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JS Bach • Buxtehude • Schütz: Cantatas etc

Iestyn Davies (countertenor); Arcangelo/Jonathan Cohen et al (Hyperion)

Our rating 
5.0 out of 5 star rating 5.0
CDA68375_bach

JS Bach • Buxtehude • Schütz
JS Bach: Cantatas Nos 35 & 169; Buxtehude: Klag-Lied, BuxWV76b; Schütz: Erbarm dich mein, O Herre Gott, SWV 447
Carolyn Sampson (soprano), Iestyn Davies (countertenor), John Mark Ainsley (tenor), Neal Davies (bass); Arcangelo/Jonathan Cohen
Hyperion CDA68375   65:10 mins

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Bach wrote four cantatas for solo countertenor, two of which, BWV 35 and 169, incorporate magnificent concerto movements. So, they’re the perfect vehicles for the crack team of Iestyn Davies’s extraordinary vocal control and Arcangelo’s nimble-footedness.

BWV 169, Gott soll allein mein Herze haben (‘God alone shall have my heart’) leaps from the starting blocks with an ebullient sinfonia with organ obbligato that Bach himself probably played at its first performance in Leipzig in 1726, and which he later arranged as the first movement of the E major Keyboard Concerto BWV 1053. It’s compellingly paced and played here by Arcangelo who, in later movements, adapt to every one of Davies’s vocal inflections, most notably in recitatives. The second aria, ‘Stirb in mir’, a sicilienne, is one of Bach’s most breathtaking, and Davies and Arcangelo strike a near-perfect mix of ‘Affekt’ and rhythmic swing. No less impressive is the performance of BWV 35, Geist und Seele wird verwirret (Spirit and Soul become confused) with its two noble sinfonias from a now-lost oboe concerto. The first of its three arias is another sicilienne, this time juxtaposing a decorative organ part.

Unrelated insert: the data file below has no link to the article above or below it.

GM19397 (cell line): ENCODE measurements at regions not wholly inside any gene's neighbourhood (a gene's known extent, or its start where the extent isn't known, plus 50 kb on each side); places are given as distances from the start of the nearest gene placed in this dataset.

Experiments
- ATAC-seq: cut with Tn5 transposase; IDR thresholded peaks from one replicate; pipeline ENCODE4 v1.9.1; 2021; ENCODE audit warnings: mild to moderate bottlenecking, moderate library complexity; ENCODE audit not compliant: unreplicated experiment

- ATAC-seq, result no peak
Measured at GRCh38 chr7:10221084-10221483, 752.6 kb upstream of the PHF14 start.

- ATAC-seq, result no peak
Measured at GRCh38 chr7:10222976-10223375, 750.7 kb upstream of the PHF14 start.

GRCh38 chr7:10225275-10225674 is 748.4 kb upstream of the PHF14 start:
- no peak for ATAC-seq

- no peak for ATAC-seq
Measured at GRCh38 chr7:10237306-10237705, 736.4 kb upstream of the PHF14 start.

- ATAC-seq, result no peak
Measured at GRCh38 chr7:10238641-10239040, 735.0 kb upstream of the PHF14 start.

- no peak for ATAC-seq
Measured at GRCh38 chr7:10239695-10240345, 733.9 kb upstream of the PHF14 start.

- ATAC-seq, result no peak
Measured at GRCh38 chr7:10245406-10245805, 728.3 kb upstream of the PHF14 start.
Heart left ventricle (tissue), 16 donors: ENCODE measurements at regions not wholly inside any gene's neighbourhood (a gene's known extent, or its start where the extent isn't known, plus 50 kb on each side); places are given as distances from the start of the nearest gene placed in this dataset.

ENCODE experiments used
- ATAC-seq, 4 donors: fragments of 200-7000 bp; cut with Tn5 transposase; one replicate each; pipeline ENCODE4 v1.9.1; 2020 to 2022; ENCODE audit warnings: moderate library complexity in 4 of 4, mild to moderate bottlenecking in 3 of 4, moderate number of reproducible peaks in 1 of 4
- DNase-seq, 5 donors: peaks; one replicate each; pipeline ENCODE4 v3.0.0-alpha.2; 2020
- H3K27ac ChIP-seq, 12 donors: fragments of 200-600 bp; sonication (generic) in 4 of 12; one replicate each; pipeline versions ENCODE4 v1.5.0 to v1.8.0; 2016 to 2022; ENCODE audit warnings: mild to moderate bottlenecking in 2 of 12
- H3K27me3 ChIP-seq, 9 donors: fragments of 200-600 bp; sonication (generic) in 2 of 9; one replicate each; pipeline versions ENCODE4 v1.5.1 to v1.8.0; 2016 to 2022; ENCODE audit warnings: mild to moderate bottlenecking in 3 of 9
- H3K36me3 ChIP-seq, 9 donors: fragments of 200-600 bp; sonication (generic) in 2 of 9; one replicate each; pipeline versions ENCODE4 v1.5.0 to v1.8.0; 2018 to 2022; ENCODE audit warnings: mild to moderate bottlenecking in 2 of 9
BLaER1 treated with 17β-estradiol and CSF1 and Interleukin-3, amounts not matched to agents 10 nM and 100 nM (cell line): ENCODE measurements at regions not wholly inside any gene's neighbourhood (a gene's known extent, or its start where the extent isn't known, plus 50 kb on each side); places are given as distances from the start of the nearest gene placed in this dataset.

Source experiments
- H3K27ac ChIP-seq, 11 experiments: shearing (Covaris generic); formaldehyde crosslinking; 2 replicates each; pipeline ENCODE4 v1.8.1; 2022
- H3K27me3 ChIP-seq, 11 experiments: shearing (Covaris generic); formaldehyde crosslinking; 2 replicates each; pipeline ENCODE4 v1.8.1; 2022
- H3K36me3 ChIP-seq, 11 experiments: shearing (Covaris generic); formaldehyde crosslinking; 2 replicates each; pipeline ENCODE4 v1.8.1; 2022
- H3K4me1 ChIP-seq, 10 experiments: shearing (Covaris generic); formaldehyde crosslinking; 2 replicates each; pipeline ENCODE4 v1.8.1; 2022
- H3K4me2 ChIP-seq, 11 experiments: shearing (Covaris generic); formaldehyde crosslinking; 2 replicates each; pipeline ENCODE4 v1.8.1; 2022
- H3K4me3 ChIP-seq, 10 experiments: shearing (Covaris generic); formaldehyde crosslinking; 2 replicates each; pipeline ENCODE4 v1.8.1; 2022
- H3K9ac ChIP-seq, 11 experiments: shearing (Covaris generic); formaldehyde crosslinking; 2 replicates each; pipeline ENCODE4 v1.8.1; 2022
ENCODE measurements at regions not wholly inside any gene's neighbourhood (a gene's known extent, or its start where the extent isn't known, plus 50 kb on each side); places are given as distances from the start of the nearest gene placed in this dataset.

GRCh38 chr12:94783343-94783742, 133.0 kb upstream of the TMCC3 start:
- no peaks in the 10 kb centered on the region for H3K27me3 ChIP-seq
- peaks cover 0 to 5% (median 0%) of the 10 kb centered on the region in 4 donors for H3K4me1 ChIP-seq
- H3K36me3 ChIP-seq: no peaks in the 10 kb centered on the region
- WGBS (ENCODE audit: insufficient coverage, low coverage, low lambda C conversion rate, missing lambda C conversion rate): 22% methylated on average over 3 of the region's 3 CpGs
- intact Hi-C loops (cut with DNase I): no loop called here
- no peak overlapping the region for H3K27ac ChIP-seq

Schütz’s anguished ‘Erbarm dich’, published a century before, and Buxtehude’s equally desolate Klag-Lied (‘Elegy’) of 1674 provide a welcome change in mood, both works again showcasing Arcangelo’s burnished strings and Davies’s natural instinct for drama and heartfelt expression.

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Oliver Condy